2018 was a special year for the Substance Designer community, as some of our users started to make some cool, crazy content that pushed the limits of the software way beyond anything we’d imagined. To celebrate this, we created the Insanity Awards: an internal vote amongst the Substance team to nominate the most insanely good Substance Designer work created during the year. Like this, the Insanity Awards were born.
The good news is that the Substance Designer community has been even more productive in 2019, and it was even harder compiling our shortlist of finalists. But, at last, we’re here: we now have our Top 10 list for the Insanity Awards 2019, and we are going to reveal one per day until we reach the final podium. Get ready to be amazed!
1st – City by Jan Trubač
Ostrava, Czech Republic
“It all started when a friend challenged me to make a city in Substance Designer. I thought it was a brilliant (and crazy) idea to improve my skills and try something different. So I accepted the challenge and spent a month figuring out the layout, building designs (that were inspired by real structures) and on top of all that added some landmarks to bring some diversity to the city.
What I love about Substance Designer is the creative freedom which enables us to make even the craziest ideas a reality.”
2nd – Leaf Generator by Maximilien Vert
“Creating generators is for me the most interesting thing in designer. The idea of being able to generate infinite variation of leaves even some that doesn’t exist in the real life was enough to challenge myself creating this project.
This generator allows me to create a lot of varieties of leaves, with different types of venation. An age parameter controls the amount of damage and the color changes throughout the life of a leaf. Textures are fully made in Substance Designer and then applied on a simple deformed plane.”
3rd – PBR Money Stack Material by Vardan Aleksanyan
“I love CG art and programming, so for me Substance Designer is the place where imagination and logic meet one another.”
4th – Procedural Landscape Illustration by Andrei Zelenco
5th – Procedural Ironman by Ryo Bo
“I challenged myself to create realistic characters not through modeling, but by going fully procedural using Substance Designer. No geometry, with an expression slider.”
6th – 60s Fender Stratocaster by James Ray
Cape Town, South Africa
“Ever since I first picked up Substance Designer I was hooked. Every new node I found and combined meant I could create things in a way I hadn’t done before. Opening it and starting a new project always feels like a new puzzle to solve where the solutions are endlessly exponential.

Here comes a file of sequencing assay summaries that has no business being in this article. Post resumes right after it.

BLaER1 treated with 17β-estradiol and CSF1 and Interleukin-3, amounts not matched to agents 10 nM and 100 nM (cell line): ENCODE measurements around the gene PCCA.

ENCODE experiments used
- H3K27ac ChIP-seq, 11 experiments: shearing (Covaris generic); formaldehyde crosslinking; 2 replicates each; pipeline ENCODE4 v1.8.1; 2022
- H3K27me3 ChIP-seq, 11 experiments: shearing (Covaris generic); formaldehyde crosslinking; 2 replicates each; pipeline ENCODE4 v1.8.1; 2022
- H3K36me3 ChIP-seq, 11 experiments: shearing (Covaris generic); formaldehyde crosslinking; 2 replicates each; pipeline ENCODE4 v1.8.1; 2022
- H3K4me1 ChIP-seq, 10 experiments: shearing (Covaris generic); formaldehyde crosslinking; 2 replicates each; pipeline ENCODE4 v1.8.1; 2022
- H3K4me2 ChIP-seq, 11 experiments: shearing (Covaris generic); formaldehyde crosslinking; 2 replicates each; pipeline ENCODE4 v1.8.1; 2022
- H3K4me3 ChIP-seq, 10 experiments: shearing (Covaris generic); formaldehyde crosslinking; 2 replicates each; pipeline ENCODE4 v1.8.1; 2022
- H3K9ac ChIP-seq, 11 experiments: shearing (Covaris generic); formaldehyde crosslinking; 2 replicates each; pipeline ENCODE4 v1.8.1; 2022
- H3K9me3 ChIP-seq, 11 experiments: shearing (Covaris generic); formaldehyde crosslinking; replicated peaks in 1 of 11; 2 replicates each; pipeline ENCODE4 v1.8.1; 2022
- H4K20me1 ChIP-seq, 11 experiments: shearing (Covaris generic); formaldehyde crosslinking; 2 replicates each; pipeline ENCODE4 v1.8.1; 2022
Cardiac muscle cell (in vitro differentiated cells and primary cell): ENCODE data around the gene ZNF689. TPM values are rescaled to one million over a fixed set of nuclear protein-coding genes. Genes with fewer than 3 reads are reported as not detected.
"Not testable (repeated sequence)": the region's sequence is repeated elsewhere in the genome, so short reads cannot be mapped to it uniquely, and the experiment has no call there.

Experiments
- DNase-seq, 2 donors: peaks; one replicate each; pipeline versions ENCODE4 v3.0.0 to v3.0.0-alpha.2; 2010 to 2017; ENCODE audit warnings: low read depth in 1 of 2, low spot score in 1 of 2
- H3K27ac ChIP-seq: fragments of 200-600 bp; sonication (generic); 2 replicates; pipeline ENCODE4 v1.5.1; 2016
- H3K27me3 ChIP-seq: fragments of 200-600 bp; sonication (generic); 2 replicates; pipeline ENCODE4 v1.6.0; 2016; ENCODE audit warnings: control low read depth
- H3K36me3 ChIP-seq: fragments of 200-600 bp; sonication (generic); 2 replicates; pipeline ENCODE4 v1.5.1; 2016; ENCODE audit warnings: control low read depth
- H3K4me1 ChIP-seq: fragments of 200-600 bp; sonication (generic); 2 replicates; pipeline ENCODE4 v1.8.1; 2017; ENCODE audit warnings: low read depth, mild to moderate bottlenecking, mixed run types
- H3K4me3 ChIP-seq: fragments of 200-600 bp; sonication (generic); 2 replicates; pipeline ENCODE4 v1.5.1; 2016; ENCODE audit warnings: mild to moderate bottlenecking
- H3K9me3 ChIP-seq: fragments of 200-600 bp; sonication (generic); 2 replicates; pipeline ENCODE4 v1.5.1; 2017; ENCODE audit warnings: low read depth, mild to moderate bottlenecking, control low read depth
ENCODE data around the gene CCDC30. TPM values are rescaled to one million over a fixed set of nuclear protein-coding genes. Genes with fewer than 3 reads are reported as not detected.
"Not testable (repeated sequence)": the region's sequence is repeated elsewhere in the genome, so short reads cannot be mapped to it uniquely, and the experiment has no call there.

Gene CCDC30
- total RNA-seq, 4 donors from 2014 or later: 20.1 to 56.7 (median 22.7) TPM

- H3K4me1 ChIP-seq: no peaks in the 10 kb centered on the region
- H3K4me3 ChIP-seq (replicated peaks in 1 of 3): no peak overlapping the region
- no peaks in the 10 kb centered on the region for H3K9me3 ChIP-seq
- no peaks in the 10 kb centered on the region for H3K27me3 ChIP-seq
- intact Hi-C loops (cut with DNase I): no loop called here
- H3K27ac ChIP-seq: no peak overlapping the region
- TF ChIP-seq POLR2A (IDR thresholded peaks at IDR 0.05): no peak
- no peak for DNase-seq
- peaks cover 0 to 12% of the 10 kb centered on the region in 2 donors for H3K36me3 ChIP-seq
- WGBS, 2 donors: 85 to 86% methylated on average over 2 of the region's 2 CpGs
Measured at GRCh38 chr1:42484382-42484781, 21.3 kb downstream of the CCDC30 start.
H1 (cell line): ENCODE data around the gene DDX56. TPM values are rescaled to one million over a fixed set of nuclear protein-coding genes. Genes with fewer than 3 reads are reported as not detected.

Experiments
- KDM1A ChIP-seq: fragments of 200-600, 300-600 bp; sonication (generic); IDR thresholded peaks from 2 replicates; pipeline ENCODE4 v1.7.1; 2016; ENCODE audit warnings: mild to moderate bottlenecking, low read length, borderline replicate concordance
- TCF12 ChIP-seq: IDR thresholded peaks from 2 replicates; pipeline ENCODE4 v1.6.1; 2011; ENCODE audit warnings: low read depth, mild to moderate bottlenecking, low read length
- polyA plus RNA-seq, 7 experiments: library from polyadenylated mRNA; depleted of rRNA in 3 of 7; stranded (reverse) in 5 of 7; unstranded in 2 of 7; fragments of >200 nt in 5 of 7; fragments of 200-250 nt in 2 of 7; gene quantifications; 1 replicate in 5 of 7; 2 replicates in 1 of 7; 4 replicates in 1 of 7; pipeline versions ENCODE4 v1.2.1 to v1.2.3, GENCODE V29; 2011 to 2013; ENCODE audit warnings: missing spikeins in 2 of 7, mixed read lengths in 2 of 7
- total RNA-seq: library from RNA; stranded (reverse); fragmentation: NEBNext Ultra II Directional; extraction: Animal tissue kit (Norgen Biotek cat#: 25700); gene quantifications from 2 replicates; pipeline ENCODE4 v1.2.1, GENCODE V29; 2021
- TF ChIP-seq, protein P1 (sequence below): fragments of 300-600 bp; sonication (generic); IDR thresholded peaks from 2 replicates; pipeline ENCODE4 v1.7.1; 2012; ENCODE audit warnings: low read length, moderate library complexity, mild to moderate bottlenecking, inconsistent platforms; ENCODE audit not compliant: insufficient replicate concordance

I was watching a GDC talk given by Jonathan Benainous about how he managed to pull off his insane Baroque Ceiling. I wanted to try creating something that would push my knowledge of the software, and when I came across Clark Coots’s Curve to Shape Quick Tips I knew exactly what that project would be.
Music, and particularly the guitar, has played a huge role in my life. I wanted to make the guitar whose sounds had inspired me, one that I could only wish to own in real life! I started working on the material and it quickly became something I couldn’t get my mind off, for weeks. The guitar’s iconic shape and headstock were probably the biggest challenge, especially trying to get the contours right. I really enjoy working on these odd materials, and I’m always looking for a reason to make more.
Thanks to Clark Coots for sharing his Curve to Shape generator, and to Adobe and Allegorithmic for having this amazing competition dedicated to the art of Substance Designer. There are some truly mind-blowing materials here, and I’m honored to be a part of these awards this year!”
7th – Akira by Marcus Johnston
Lincoln, United Kingdom
“This Substance material came out of a desire to put out a tutorial where I go through a material creation from start to finish, showcasing the whole process. I was kind of stumped for a short while on what I wanted to do; I wanted something complicated with a lot of new challenges I knew I’d face – something outlandish and experimental in an inky style.
Of course, it only made sense that I’d go for an Akira manga panel! It was a lot of fun creating it, and an interesting experience talking through the whole thing. No other software has spoken to me in the way Substance Designer does – I just love the workflow and the level of customization you can achieve. “
8th – Painter Material by Emrecan Cubukcu
“I’m very interested in oil painting techniques, so I tried to imitate this technique in this SubstanceDesigner material. With Painter Material, you can turn your photos into paintings! You can imitate painting styles like impressionism, expressionism, fauvism, and contemporary painting styles with the parameters.
Of course, we have tons of parameters in this material! You can add black contour lines for the details and painting knife retouches for highlights, brushstroke flows and orientation (from random hatches to Van Gogh’s turbulence). And you can set color correction, oil paint thickness and surface properties (cracks, spots, brush scratches), brush types (flat, rounded, grunge), frame types and color and presets.
SD is surprisingly easy, and it’s the best software for quick development and prototyping for this sort of work. “
9th – Octopus Tentacles by Eric Wiley
Irvine, California, United States of America
“This was a fun experiment to try to make twisting tentacles 100% in Substance Designer. I hope you like it! If you’re interested you can check out the tutorial here: https://gum.co/levelup_octopus “
10th – Picasso’s The Weeping Woman by Ishan Verma
“I tried to recreate procedurally the famous painting The Weeping Woman (1937) by Pablo Picasso inside Substance Designer. So here there’s 0% modeling and 100% procedural artwork! All other assets are just rendered on a plane. “